[00:31:47]Bryan Colley: Well, I think it depends on the art, I think, but I generally think exclusive. I think art should stand on its own and speak for itself and not require context. But as I just said, everyone has a different experience. So if you don't provide context, somebody may not understand it or may not be interested, but that's fine because you're, you know, art's, art's not for everyone. It's for those who need it and what you're offering somebody out there might need and might react to. And that's what you're going for. But so, but I think the art should stand on its own, but I see no problem with providing context, if you want. And some things are better with context and some, some the context doesn't matter, but if you provide the context, it's only for those people who are really wanting that context, or really want to know more. I don't think it should be a prerequisite. I think people should experience the art and say, "Wow, that's really interesting. I want to know more." And then go after the context. I mean, that's how I approach it anyway. It's just like, I find something that interests me and then I want to know more about it and do the research. But, but if I do the research first, it just kind of...

[00:33:03]Lindsey Dinneen: Yeah, it impacts the way you view it, for sure, no matter what. I mean, it couldn't not, there's your double negative for the day. Yeah. And I, yeah, that makes complete sense to me, the way that you were talking about it. I'm curious, when you produce your plays, do you guys provide any sort of program or is it, or, or if it's a program, is that just sort of like, Lisa was played by so-and-so and Daniel was played-- you know what I mean? Is it, do you provide context when you do stuff or not?

[00:33:32] Bryan Colley: We always do a program, of course, ' cause actors love to have their bios and like to think and sometimes the program is more fun than others. I wouldn't say they really provide context. And I know when we did the opera, we provided the libretto so people could read what was being sung because, you know, it can be hard to follow. Not that they could read during the show, cause it was dark in the theater anyway, but at least they can go out afterwards and read what they were singing if they want to. So yeah, it depends on the show, what, what we think the show needs. Sometimes it needs more. I know Tara has a real disdain for director's notes. So we don't really do that. We might provide just some background, but mostly we just put the actors' bios in and maybe add some fun stuff if we can think of it. So.

[00:34:20] Lindsey Dinneen: Yeah, no, that's totally great. And, and like you said, it's, it's completely up to each individual artist. So again, no wrong answer. It's just really interesting to me to hear different people's approaches and their reasoning behind it 'cause I think, you know, it's, it is subjective to the artist. It's subjective to the art itself. And so I just, I'm always just fascinated by, by what people say about that. So great answer. I loved it. Yeah. Well, thank you again, so very much for being here today, Bryan. I really, really appreciate it. And I do highly encourage anyone who is interested in Bryan's work to definitely check out this year's Fringe Festival. Again, tickets are supposed to go live in-- we'll just say early July, just in case anything, but just keep your eyes open for that kcfringe.org. And then yeah, definitely take a look at that.  Well, thanks again, Brian, that was so much fun to chat with you today. I'm looking forward to seeing this production, of course. And I appreciate you. Thanks.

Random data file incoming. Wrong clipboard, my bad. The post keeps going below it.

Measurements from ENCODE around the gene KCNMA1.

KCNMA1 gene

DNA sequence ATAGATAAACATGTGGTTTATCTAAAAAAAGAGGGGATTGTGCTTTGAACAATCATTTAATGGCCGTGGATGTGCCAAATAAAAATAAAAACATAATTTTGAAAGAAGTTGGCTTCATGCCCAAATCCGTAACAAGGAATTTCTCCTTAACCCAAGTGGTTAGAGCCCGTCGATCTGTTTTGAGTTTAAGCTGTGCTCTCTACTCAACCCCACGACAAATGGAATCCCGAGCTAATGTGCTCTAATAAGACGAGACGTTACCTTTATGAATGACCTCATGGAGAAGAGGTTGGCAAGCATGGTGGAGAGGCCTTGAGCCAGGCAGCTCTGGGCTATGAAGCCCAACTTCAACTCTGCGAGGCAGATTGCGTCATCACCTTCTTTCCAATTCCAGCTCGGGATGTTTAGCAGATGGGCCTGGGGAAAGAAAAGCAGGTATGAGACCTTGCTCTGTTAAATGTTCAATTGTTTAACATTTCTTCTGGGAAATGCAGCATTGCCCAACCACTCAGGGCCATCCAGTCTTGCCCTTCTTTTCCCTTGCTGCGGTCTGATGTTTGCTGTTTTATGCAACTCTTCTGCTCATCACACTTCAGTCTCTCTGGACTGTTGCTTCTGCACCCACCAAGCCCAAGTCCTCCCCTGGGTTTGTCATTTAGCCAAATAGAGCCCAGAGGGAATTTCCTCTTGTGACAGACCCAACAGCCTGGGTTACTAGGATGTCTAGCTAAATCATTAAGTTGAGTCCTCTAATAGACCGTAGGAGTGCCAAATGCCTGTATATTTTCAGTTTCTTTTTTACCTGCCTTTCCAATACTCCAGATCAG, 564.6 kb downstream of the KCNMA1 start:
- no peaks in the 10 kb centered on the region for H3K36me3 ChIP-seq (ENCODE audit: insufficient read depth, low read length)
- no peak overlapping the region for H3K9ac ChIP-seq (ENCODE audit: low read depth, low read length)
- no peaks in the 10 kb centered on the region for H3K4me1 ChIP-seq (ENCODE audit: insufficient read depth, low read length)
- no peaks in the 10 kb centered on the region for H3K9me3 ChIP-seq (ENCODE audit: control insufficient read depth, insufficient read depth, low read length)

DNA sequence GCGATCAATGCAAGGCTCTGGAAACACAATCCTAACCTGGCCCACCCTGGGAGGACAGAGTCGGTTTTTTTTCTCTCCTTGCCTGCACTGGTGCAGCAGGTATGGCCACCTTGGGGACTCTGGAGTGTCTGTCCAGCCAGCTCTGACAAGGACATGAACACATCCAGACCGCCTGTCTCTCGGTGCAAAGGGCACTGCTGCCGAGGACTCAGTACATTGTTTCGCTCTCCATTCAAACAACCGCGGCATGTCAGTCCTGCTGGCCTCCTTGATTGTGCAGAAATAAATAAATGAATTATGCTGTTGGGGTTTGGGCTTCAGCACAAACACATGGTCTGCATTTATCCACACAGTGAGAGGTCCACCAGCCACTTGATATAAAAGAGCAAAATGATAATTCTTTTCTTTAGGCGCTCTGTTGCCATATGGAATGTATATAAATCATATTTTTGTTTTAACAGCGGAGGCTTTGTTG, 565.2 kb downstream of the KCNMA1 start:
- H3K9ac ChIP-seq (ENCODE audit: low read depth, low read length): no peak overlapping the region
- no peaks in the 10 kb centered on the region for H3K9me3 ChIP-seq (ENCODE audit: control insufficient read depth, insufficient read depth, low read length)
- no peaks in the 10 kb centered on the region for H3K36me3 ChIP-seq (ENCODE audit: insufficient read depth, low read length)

[00:35:23] Bryan Colley: I guess we should mention that the Fringe Festival itself will be July 18th through August 1st. Those are the actual dates you can actually watch the show.

[00:35:31] Lindsey Dinneen: Perfect. Thank you for that. Yes. Yes, exactly. So that will give you your timeline for how long you can watch it. So you'll, you'll have plenty of opportunities to grab those tickets and watch the production. And if you are feeling as inspired as I am right now, I'd love if you would share this with a friend or two and we will catch you next time.

[00:35:53]If you have a story to share with us, we would love that so much. And I hope your day has been Artfully Told.

[00:36:03]Hi friends. I wanted to share with you another podcast that I think you're going to fall in love with just as I have. It's called Harlem with a View, and it is hosted by Harlem Lennox, who was a previous guest of mine on Artfully Told and a dear friend. Just because it looks easy doesn't mean it is. There is so much that goes into the work of your creative. She wants to know how the artists got into their line of work, what inspires them, but most importantly, what keeps them going? She'd asked them about how they make it through the blood, sweat, and tears. She wants to know what it's like to live this creative life: the good, the bad, the ugly, and even the magical. So she goes behind the scenes with creatives, from different genres and she explores their history, their take on life and talks about the business of art and the dedication of making art. She has a brilliant, brilliant platform. I think you will fall in love. I highly recommend that you search for Harlem with a View. Thanks!